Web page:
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Old 08-31-2014, 11:44 AM
 
Location: Aurora, Colorado
5,394 posts, read 7,816,944 times
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Quote:
Originally Posted by Katiana View Post
The west side of Denver is quite hilly, especially the NW, as are the western suburbs.
Yes. People seem to think that Denver's completely flat (like Miami, Houston, Chicago, etc) just because it's on the plains. Denver the city is pretty flat, however many suburbs aren't flat what so ever. The only area there aren't really hills is by the airport, which is sad because that's what people see first.
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Old 08-31-2014, 12:02 PM
 
1,353 posts, read 1,160,773 times
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Quote:
Originally Posted by Gnutella View Post
If that list is true, then San Francisco has only two streets steeper than Canton Avenue, not five. By the way, are those two streets open to the public?
Not only does SF have steeper streets, and *a lot* more streets above that really steep 25 degree grade, these aren't half-block "driveway" looking streets (like Canton - which honestly looks more like someone's rural driveway). A lot of the steep streets in SF are lined with 5-20 story buildings. No other city can boast that.

SF also has lots of peaks that are a good bit higher than any in Pittsburgh. And these peaks have development all or mostly all the way up to the top. Pittsburgh's biggest hills are mostly forested.

Leaving the "super steep", I can't even think of any other city having a street like California St. It's only a 376 ft peak over ~5 city blocks, but it's packing 400+ ft skyscrapers, signature hotels, and 55,000 ppsm density along it. Anyone who has walked from Union Square or the financial district up Nob Hill knows how good of a work out that is for your glutes and thighs

I should add the streets going from Marina to Pac Heights, Russian Hill, and all around Twin Peaks are pretty amazing. Bullet's famous car chase scene with the hills was filmed coming down from Pac Heights into Marina, I believe. And lots of those city in the backdrop car commercials are filmed on Twin Peaks (or Marin Headlands). I don't think anything comes close to SF. Simply having hills and a few really steep streets is not enough - the cityscape has to be splayed ON those hills to compete.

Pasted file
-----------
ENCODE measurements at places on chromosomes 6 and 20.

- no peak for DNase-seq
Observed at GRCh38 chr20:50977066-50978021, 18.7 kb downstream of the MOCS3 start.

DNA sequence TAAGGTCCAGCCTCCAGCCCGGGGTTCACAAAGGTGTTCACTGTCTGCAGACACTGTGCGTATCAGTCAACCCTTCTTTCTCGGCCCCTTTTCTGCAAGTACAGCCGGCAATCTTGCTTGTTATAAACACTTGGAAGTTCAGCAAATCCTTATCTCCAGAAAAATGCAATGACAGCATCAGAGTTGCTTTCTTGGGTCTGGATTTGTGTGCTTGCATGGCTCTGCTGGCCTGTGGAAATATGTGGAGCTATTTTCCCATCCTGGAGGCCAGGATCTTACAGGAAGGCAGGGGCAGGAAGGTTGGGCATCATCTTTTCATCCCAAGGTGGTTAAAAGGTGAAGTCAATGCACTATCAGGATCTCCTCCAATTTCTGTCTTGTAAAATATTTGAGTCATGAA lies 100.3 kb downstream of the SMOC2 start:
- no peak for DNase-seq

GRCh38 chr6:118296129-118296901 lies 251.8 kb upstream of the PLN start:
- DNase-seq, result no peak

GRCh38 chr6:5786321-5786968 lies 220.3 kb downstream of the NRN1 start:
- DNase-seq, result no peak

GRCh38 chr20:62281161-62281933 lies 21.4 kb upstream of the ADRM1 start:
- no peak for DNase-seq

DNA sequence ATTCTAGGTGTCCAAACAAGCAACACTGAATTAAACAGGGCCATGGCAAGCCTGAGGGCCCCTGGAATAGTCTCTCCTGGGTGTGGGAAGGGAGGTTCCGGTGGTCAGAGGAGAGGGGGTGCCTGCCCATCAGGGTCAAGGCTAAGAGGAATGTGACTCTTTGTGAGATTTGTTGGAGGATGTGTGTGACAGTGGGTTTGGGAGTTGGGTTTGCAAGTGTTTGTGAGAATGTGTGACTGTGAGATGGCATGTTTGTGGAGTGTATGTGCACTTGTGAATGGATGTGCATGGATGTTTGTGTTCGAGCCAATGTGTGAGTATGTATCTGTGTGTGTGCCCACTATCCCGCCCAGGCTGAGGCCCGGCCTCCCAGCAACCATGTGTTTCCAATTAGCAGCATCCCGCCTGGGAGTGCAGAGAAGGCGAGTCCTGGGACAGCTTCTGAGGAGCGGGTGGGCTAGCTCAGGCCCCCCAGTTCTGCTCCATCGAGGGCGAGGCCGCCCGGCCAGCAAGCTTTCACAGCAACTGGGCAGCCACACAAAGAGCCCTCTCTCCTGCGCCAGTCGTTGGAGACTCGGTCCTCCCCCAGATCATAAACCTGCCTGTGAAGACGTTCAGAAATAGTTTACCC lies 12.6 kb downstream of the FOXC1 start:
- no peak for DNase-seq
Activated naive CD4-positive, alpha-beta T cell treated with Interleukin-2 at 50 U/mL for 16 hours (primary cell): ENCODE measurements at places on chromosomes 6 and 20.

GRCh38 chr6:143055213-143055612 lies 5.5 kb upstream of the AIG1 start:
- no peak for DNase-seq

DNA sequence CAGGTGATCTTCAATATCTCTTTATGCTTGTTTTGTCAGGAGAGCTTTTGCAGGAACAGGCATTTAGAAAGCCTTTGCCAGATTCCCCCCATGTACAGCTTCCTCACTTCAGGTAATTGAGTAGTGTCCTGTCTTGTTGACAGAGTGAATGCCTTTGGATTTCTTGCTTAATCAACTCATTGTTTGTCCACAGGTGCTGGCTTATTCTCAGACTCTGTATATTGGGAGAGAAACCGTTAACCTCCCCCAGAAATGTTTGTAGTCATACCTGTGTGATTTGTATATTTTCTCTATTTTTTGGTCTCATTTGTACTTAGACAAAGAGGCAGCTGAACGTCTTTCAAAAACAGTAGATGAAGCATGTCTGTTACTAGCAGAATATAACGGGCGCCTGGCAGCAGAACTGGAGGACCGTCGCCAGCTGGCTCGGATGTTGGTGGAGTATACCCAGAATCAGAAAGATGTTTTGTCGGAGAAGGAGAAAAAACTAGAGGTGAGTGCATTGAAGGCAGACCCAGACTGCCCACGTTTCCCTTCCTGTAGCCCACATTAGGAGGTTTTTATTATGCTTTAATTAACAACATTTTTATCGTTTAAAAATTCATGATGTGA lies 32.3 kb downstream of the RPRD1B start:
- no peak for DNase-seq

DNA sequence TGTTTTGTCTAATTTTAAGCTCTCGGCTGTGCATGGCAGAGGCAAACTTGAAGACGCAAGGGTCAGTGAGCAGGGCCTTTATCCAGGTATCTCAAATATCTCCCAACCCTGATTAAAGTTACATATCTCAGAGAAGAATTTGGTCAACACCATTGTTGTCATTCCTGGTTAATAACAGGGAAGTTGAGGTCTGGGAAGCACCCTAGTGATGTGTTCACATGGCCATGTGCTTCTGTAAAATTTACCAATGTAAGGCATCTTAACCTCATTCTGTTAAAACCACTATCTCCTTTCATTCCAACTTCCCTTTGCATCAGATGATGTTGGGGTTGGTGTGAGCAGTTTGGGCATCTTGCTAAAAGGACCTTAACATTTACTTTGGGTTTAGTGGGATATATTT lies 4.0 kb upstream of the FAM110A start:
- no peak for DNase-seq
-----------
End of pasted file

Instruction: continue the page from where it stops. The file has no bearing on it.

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Old 08-31-2014, 12:47 PM
 
541 posts, read 1,364,210 times
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Hilly
Syracuse, NY
Charleston, WV
Asheville, NC
Scranton, PA
Richmond, VA
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Old 08-31-2014, 04:03 PM
 
Location: Seattle, WA
2,949 posts, read 3,672,621 times
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I think there needs some clarification between cities that have some really steep inclines for some of its streets and then large areas of flatter terrain versus cities that have gradual inclines on nearly every street.

Los Angeles, for instance, has very steep streets around the Hills, but then the greater LA Basin is fairly flat.

Then you have SF and Seattle which have hilly, inclined streets throughout the entire city. Biking in Seattle is quite the workout because you are always either going up pr down a hill.
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Old 08-31-2014, 07:08 PM
 
Location: The canyon (with my pistols and knife)
13,045 posts, read 17,383,016 times
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Quote:
Originally Posted by anonelitist View Post
I don't think anything comes close to SF. Simply having hills and a few really steep streets is not enough - the cityscape has to be splayed ON those hills to compete.
San Francisco bikeability score (terrain)


Pittsburgh bikeability score (terrain)


By the way, if this isn't splayed onto the hills, then nothing is.
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Old 08-31-2014, 07:10 PM
 
Location: Pittsburgh, PA
5,818 posts, read 7,079,616 times
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Quote:
Originally Posted by Gnutella View Post
San Francisco bikeability map (terrain)


Pittsburgh bikeability map (terrain)